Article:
An essential element of this is the description of possible development pathways for the scope of action in (spatial) development resulting from the effects of the climate change, as well as the development of the measures and instruments for performing these tasks. Special emphasis is laid on adaptation strategies that are relevant to spatial development. First and foremost, the examination concentrates on the "spatial hot spots", i.e., areas with a particularly high need for action.
Steps in the process of adaptation to climate change
Step 1: Understand and describe climate change
The conclusion of the project with respect to regional high-resolution climate scenarios is that the climate model REMO (MPI Hamburg) currently provides the best available data set for deriving adaptation strategies for spatial development. For the REMO climate model, results are available at a resolution of 0.088° (10 x 10kms grid size) for the period from 1950 to 2100, based on the IPCC emission scenarios A1B, A2, and B1.
- Altered rainfall patterns
- Higher average temperatures
- Sea level rise und storm surges
wind and storms, extreme events
- medium term = to 2050
- long term = to 2100 and beyond
Step 2a: Identify and assess risks - climate effects and impact
High resolution climate scenarios show that the consequences of the climate change differ significantly from one region to the next. Some individual regions will be more strongly affected than others by natural hazards, such as extreme floods, drought, urban heat effects, high-wind events, mass movements (including mudslides, rock falls, avalanches), or by the economic consequences of changes in the agriculture, forestry, energy, tourism or transport sectors.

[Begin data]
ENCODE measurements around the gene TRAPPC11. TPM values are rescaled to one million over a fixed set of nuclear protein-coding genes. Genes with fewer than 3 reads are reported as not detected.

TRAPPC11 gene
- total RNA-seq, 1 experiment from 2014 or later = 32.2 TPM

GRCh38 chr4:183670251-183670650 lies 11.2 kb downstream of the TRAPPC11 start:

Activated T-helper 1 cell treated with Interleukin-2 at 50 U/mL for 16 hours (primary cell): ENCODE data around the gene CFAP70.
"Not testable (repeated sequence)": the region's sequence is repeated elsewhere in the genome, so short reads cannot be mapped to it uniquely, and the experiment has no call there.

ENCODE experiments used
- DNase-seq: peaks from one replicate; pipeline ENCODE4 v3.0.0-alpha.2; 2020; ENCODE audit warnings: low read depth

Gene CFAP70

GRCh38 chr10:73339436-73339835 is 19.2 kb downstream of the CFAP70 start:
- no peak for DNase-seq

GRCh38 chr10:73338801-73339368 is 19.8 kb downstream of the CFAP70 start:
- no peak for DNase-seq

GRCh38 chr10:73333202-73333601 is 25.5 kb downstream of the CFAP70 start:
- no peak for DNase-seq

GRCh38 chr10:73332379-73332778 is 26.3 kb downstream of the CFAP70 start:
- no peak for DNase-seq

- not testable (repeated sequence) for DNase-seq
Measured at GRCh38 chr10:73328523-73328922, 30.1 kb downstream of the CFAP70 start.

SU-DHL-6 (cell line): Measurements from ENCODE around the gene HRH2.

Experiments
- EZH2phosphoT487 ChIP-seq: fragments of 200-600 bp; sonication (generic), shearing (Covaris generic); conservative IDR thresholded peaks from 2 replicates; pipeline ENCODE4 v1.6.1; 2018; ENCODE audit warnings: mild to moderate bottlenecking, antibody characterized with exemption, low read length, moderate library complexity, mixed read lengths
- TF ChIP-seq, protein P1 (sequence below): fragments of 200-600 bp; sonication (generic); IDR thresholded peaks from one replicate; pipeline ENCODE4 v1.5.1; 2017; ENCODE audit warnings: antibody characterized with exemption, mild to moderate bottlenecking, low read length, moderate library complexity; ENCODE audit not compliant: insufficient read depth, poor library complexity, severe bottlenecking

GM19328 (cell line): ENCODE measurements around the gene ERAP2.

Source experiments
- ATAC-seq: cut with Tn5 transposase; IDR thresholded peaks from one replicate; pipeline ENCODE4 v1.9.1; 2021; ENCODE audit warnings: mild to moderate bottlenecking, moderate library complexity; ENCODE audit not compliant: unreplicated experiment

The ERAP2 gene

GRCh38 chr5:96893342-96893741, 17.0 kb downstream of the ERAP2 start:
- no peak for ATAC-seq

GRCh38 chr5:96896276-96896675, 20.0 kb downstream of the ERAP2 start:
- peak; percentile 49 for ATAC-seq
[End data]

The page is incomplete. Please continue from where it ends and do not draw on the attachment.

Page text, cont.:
The preliminary study concerns itself with the consequences of the climate change in Germany that are relevant to spatial development:
- Gradual changes: Increasing loss of topsoil through water erosion, increasing threat to biodiversity, increasing fluctuation of groundwater levels, limited tap water resources;
- Extreme events: More frequent dry periods and heat waves, more frequent heavy rainfall and flash floods, changes in frequency and intensity of river floods, more frequent and higher storm surge levels, increasing risk of gravitative landslides, increasing risk of forest fires, more frequent disturbance and destruction of infrastructure.
The potential regional exposure can be determined by comparing the existing information about the regional occurrence of climate change effects that are relevant to spatial planning and the local sensitivity. An overlapping of different climate effects shows a particularly large exposure to problems caused by rising summer temperatures and declining summer precipitation.
The evaluation suggests an concentration of exposure along the Rhine and in the Alpine Foreland, but the emergence of considerable exposure can also be expected in East Germany. When individual effects are considered, such as the increasing risk of forest fires, this exposure to impacts becomes even more pronounced. In contrast, exposure to the effects of increased precipitation in winter and extreme precipitation will especially occur in the North German Plain and along the North Sea coast. Particularly here, the combination of storm surge hazards and a probable increase of extreme precipitation (especially as a result of winter storms) will increase the potential exposure.